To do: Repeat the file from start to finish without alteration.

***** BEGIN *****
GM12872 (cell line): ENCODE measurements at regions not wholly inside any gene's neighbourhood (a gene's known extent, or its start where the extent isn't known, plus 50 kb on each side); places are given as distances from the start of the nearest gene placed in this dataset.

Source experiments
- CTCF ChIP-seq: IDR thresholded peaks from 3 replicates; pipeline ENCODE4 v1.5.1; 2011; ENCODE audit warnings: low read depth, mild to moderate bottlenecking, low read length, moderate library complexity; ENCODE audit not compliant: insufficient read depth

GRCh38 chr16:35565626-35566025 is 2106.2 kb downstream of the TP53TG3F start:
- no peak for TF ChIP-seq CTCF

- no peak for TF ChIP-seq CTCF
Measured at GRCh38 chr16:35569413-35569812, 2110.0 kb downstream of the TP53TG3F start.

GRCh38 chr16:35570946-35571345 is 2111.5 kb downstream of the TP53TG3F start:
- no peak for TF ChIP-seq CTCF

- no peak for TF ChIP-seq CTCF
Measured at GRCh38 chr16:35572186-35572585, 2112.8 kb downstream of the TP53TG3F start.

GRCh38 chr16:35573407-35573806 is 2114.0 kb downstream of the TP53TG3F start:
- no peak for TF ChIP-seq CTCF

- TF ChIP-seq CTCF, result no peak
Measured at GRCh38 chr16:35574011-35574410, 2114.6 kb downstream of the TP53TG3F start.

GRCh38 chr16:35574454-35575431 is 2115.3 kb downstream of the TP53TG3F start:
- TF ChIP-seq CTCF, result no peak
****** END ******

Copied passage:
GM12872 (cell line): ENCODE measurements at regions not wholly inside any gene's neighbourhood (a gene's known extent, or its start where the extent isn't known, plus 50 kb on each side); places are given as distances from the start of the nearest gene placed in this dataset.

Source experiments
- CTCF ChIP-seq: IDR thresholded peaks from 3 replicates; pipeline ENCODE4 v1.5.1; 2011; ENCODE audit warnings: low read depth, mild to moderate bottlenecking, low read length, moderate library complexity; ENCODE audit not compliant: insufficient read depth

GRCh38 chr16:35565626-35566025 is 2106.2 kb downstream of the TP53TG3F start:
- no peak for TF ChIP-seq CTCF

- no peak for TF ChIP-seq CTCF
Measured at GRCh38 chr16:35569413-35569812, 2110.0 kb downstream of the TP53TG3F start.

GRCh38 chr16:35570946-35571345 is 2111.5 kb downstream of the TP53TG3F start:
- no peak for TF ChIP-seq CTCF

- no peak for TF ChIP-seq CTCF
Measured at GRCh38 chr16:35572186-35572585, 2112.8 kb downstream of the TP53TG3F start.

GRCh38 chr16:35573407-35573806 is 2114.0 kb downstream of the TP53TG3F start:
- no peak for TF ChIP-seq CTCF

- TF ChIP-seq CTCF, result no peak
Measured at GRCh38 chr16:35574011-35574410, 2114.6 kb downstream of the TP53TG3F start.

GRCh38 chr16:35574454-35575431 is 2115.3 kb downstream of the TP53TG3F start:
- TF ChIP-seq CTCF, result no peak